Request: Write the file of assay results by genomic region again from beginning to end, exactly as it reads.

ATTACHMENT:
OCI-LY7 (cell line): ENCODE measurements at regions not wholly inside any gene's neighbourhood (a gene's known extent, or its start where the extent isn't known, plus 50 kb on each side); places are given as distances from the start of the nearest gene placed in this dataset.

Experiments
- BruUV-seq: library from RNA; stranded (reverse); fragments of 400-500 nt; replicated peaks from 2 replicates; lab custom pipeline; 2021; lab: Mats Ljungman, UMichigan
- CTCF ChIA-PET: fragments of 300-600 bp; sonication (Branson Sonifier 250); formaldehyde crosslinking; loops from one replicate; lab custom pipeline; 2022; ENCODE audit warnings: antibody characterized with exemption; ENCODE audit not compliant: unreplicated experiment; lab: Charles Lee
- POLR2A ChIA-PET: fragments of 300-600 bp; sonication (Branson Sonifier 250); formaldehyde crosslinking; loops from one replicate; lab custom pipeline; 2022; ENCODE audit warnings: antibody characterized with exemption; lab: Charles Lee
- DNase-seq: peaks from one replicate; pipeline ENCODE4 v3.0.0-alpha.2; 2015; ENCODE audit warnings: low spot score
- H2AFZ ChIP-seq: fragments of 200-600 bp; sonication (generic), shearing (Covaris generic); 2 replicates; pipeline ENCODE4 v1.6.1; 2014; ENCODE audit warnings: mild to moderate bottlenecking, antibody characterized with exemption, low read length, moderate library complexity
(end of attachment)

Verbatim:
OCI-LY7 (cell line): ENCODE measurements at regions not wholly inside any gene's neighbourhood (a gene's known extent, or its start where the extent isn't known, plus 50 kb on each side); places are given as distances from the start of the nearest gene placed in this dataset.

Experiments
- BruUV-seq: library from RNA; stranded (reverse); fragments of 400-500 nt; replicated peaks from 2 replicates; lab custom pipeline; 2021; lab: Mats Ljungman, UMichigan
- CTCF ChIA-PET: fragments of 300-600 bp; sonication (Branson Sonifier 250); formaldehyde crosslinking; loops from one replicate; lab custom pipeline; 2022; ENCODE audit warnings: antibody characterized with exemption; ENCODE audit not compliant: unreplicated experiment; lab: Charles Lee
- POLR2A ChIA-PET: fragments of 300-600 bp; sonication (Branson Sonifier 250); formaldehyde crosslinking; loops from one replicate; lab custom pipeline; 2022; ENCODE audit warnings: antibody characterized with exemption; lab: Charles Lee
- DNase-seq: peaks from one replicate; pipeline ENCODE4 v3.0.0-alpha.2; 2015; ENCODE audit warnings: low spot score
- H2AFZ ChIP-seq: fragments of 200-600 bp; sonication (generic), shearing (Covaris generic); 2 replicates; pipeline ENCODE4 v1.6.1; 2014; ENCODE audit warnings: mild to moderate bottlenecking, antibody characterized with exemption, low read length, moderate library complexity